It’s Not an Anti-incumbent Election
By Nathan Gonzales,
Inside Elections Editor and Publisher
Public Affairs Council Senior Political Analyst
After watching more than a handful of Republican and Democratic incumbents struggle or even lose their primaries, it might be easy to assume that voters are poised to punish candidates from both parties in November.
But don’t succumb to the temptation. No, we’re not having a “throw the bums out” election.
At the surface level, it looks like there’s bipartisan voter anger toward Congress and incumbents. Congressional job approval was at 18% in January, according to Gallup, which included 26% approval of Democratic respondents, 17% of independents and just 9% of Republicans. Congressional job approval is at 21% in the latest RealClearPolitics average.
There have also been some high-profile primaries in the past few months. On the Republican side, Rep. David McKinley lost renomination in West Virginia’s 2nd District. Madison Cawthorn lost renomination in North Carolina’s 11th District. In Nebraska’s 1st, Rep. Jeff Fortenberry resigned before he could lose in the primary to Mike Flood. And Texas Rep. Van Taylor resigned after getting forced into a runoff in which he had uncertain prospects for renomination.
More recently, Rep. Tom Rice was crushed in Tuesday’s GOP primary in South Carolina’s 7th District. Mississippi Reps. Michael Guest and Steven Palazzo were forced into primary runoffs. Nancy Mace had to fight for her political life in South Carolina’s 1st District. And there were moments of panic among some GOP strategists that Reps. Young Kim and David Valadao weren’t going to finish in the top two and move on to the general election in California. (In fact, Valadao’s race hasn’t been called yet.) Looking into the future. Rep. Liz Cheney is at significant risk of losing her August primary in Wyoming.
On the Democratic side, just two incumbents have lost renomination (Kurt Schrader of Oregon and Carolyn Bourdeaux of Georgia). Texas Rep. Henry Cuellar also came pretty darn close to losing in the primary.
But none of those losses were driven by incumbency. McKinley and Bourdeaux lost to fellow incumbents as a result of redistricting. Cawthorn faced multiple public scandals. Fortenberry and Taylor faced professional and personal scandals. Rice voted to impeach President Donald Trump. Schrader got squeezed by a more ideological candidate and a redrawn district where he needed to introduce himself to new voters he had never represented before. Cuellar’s near-loss had to do with ideology and an FBI investigation. And Cheney is at risk because she’s been critical of Trump, not because she’s an incumbent.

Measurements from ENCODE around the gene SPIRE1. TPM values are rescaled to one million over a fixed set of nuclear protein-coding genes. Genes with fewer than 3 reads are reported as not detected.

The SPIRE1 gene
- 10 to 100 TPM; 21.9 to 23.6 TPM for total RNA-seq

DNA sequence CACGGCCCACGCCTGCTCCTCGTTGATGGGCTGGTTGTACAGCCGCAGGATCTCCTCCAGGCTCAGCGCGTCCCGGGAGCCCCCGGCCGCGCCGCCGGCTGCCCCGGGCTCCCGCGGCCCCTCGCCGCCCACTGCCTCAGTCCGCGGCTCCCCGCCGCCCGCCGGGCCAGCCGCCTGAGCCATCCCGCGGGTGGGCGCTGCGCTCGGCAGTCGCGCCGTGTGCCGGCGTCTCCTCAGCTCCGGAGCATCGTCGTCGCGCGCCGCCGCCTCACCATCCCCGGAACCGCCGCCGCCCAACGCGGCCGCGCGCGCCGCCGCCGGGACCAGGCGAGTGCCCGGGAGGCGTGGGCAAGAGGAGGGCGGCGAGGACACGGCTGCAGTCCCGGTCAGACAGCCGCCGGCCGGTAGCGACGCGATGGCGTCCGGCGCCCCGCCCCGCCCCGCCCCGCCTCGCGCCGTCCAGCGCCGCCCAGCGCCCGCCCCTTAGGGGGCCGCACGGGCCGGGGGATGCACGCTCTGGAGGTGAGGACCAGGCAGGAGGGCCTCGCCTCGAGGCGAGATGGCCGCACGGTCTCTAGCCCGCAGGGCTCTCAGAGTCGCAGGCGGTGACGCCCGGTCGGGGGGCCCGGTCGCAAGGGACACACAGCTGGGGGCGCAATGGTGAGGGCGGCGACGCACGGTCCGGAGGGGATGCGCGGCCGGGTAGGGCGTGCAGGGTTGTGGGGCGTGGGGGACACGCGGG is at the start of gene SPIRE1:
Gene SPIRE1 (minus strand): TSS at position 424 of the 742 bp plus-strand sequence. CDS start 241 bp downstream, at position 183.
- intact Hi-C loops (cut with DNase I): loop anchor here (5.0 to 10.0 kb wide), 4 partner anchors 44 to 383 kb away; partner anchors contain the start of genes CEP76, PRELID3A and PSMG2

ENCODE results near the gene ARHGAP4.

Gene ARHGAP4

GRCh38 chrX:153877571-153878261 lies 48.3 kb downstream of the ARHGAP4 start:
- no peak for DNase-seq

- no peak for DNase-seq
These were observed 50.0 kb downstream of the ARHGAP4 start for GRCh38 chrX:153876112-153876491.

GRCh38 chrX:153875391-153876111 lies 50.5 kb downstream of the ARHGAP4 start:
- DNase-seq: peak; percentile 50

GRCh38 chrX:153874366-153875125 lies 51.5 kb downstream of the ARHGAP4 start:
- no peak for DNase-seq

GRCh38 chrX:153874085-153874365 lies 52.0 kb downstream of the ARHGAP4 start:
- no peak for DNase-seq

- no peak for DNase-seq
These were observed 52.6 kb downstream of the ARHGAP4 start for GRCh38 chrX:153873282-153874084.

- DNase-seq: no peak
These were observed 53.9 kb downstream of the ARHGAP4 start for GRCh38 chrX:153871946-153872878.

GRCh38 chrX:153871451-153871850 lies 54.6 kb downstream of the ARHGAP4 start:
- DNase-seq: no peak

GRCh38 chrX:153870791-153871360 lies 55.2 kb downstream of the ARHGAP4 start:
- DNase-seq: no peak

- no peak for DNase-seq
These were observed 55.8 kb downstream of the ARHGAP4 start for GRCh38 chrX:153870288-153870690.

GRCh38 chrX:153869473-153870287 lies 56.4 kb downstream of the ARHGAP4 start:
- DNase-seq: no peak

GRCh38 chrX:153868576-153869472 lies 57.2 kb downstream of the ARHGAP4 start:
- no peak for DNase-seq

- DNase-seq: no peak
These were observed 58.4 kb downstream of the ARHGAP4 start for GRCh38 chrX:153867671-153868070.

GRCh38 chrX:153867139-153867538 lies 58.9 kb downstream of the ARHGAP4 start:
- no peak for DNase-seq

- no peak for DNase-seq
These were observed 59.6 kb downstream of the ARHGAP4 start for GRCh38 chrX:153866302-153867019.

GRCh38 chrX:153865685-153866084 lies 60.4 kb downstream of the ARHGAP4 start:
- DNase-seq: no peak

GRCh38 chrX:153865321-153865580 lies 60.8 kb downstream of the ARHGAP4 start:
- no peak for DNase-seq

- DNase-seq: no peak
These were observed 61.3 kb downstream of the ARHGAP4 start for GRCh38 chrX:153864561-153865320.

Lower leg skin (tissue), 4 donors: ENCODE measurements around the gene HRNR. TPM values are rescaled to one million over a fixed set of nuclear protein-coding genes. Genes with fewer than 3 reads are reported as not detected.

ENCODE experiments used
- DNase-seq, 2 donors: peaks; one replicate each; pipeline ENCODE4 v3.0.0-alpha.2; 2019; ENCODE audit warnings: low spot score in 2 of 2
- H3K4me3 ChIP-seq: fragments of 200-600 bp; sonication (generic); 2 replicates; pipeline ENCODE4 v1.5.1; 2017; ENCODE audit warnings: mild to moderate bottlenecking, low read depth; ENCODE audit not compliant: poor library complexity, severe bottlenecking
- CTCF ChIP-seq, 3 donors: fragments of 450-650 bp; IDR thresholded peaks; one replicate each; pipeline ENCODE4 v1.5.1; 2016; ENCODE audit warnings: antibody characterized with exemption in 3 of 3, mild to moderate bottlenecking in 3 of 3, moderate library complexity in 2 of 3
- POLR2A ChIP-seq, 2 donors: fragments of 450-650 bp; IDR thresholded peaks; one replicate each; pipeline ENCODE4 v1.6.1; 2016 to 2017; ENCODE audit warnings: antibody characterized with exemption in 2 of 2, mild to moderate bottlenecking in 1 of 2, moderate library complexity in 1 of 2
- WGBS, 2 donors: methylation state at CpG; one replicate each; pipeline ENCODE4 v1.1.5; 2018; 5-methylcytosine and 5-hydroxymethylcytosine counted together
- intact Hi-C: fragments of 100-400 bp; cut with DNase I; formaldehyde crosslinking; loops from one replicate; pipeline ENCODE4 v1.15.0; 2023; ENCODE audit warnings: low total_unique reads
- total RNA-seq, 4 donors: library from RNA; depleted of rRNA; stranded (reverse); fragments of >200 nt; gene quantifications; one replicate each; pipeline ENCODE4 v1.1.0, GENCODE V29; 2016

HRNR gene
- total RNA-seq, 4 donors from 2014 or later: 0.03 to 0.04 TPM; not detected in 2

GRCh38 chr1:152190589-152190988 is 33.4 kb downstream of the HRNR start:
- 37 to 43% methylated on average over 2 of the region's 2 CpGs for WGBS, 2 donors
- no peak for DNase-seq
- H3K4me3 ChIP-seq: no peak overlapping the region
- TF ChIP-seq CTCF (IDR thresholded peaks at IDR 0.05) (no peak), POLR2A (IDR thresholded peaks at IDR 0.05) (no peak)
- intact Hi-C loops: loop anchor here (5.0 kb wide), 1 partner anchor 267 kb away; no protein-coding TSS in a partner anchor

There just isn’t much evidence that incumbency itself is dragging down and defeating a large number of incumbents from both parties. Beyond the unique variables involved in each race, there’s no recent example for the country having an “anti-incumbent” election.
My former boss Stuart Rothenberg wrote about this multiple times over the years.
“The bottom line on all of this seems pretty clear: Voters are not enamored of incumbents of either party, and GOP incumbents or ‘establishment’ candidates facing strong ‘outsider’ primary opponents could be in for more rough sledding than they would normally need to expect,” Stu wrote in early 2010. “But when the general election rolls around, unless there is a significant change in the national mood, voter dissatisfaction will be aimed overwhelmingly at the candidates of one party.”
Almost 10 months later, Stu was absolutely correct. Two Republican and two Democratic incumbents lost in primaries, but 52 Democratic incumbents lost in the general election compared with just two GOP incumbents. Overall, Republicans gained 63 House seats in that wave cycle.
The 2006 election is another good example, just in the opposite partisanship direction. Twenty-two Republican incumbents lost in the general election, while Democrats didn’t lose a single House member of their own that November. The same holds true for cycles going further back, as Stu wrote about in 2007.
More recently, in 2018, two Republican and two Democratic incumbents lost primaries, but 30 House Republicans lost in the general election and House Democrats went another cycle without losing one of their own.
Looking at the current House battleground, there are 17 vulnerable Republican incumbents and at least 30 vulnerable Democratic incumbents. But that ratio will widen in the months ahead if the political environment doesn’t improve for Democrats. Some vulnerable Republicans will fall off the list of competitive races because they are more secure in their reelection, and some Democrats will be added to the battleground from the Solid rating category as it becomes clear they are vulnerable after all.
With less than five months to go before Election Day, it looks like we’re on the path of a typical midterm election, in which the party in power suffers defeat in the heads of an electorate that is dissatisfied with the president’s job performance and the direction of the country. While a handful of GOP incumbents could lose in November, it’s not hard to envision a couple of dozen Democratic members being defeated.
So while the shared struggle through messy primaries might be bipartisan, Democrats shouldn’t develop a false sense of security that voters are upset with both parties equally. Democrats are positioned to bear most of the losses in November.
Nathan L. Gonzales is a senior political analyst for the Public Affairs Council and editor of Inside Elections, a nonpartisan newsletter with a subscription package designed to boost PACs with a regular newsletter and exclusive conference call. His email address is firstname.lastname@example.org.
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